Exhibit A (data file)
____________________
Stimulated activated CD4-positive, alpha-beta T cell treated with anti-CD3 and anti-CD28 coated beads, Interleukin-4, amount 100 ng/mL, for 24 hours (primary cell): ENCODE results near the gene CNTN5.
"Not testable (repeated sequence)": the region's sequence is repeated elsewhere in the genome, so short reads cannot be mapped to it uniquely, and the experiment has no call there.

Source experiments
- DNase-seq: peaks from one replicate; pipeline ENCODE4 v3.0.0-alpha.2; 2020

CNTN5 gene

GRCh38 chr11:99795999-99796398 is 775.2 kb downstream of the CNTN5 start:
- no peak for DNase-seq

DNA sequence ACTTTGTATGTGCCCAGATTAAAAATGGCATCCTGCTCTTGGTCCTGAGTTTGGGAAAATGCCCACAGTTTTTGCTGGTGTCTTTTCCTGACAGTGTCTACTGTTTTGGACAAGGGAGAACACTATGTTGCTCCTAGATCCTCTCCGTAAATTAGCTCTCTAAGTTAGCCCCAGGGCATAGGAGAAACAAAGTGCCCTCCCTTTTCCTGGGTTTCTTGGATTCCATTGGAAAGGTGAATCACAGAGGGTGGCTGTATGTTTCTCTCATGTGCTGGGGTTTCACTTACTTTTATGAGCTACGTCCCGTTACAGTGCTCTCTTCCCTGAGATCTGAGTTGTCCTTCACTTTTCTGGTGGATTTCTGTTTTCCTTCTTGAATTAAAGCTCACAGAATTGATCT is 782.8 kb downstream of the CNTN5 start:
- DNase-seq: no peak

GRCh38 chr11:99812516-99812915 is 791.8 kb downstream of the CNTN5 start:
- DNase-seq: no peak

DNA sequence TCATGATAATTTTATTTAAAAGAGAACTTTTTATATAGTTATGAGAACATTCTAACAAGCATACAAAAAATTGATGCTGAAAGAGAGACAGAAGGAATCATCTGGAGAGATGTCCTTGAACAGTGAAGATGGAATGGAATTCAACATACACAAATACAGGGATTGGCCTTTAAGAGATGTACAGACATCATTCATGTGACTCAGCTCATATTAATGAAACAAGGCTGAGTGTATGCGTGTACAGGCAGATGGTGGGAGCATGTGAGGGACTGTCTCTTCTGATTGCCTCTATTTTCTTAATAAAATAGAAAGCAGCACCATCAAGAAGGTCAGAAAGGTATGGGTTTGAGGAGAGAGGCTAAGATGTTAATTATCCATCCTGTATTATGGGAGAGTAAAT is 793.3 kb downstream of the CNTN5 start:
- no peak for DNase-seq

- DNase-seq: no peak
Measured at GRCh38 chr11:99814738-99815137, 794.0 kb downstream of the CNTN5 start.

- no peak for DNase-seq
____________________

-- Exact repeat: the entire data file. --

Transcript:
Stimulated activated CD4-positive, alpha-beta T cell treated with anti-CD3 and anti-CD28 coated beads, Interleukin-4, amount 100 ng/mL, for 24 hours (primary cell): ENCODE results near the gene CNTN5.
"Not testable (repeated sequence)": the region's sequence is repeated elsewhere in the genome, so short reads cannot be mapped to it uniquely, and the experiment has no call there.

Source experiments
- DNase-seq: peaks from one replicate; pipeline ENCODE4 v3.0.0-alpha.2; 2020

CNTN5 gene

GRCh38 chr11:99795999-99796398 is 775.2 kb downstream of the CNTN5 start:
- no peak for DNase-seq

DNA sequence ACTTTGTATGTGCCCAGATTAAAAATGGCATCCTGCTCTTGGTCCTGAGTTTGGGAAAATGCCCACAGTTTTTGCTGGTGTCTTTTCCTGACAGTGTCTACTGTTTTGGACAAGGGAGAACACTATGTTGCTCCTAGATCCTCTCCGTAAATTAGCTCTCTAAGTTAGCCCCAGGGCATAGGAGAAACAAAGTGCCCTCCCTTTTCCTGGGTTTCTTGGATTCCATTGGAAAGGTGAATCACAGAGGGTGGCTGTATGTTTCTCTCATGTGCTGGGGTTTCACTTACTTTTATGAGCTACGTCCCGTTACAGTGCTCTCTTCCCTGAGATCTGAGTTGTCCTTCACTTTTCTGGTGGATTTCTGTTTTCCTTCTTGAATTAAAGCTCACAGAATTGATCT is 782.8 kb downstream of the CNTN5 start:
- DNase-seq: no peak

GRCh38 chr11:99812516-99812915 is 791.8 kb downstream of the CNTN5 start:
- DNase-seq: no peak

DNA sequence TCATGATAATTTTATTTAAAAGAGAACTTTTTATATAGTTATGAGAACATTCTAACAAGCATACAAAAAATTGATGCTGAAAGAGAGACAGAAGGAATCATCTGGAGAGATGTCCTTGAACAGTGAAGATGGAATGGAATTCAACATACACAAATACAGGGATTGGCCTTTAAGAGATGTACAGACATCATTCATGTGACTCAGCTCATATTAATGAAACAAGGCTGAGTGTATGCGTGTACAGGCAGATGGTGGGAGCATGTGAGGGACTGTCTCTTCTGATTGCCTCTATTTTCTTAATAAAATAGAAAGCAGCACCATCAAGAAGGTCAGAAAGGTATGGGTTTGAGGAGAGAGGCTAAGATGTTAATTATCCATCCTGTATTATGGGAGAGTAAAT is 793.3 kb downstream of the CNTN5 start:
- no peak for DNase-seq

- DNase-seq: no peak
Measured at GRCh38 chr11:99814738-99815137, 794.0 kb downstream of the CNTN5 start.

- no peak for DNase-seq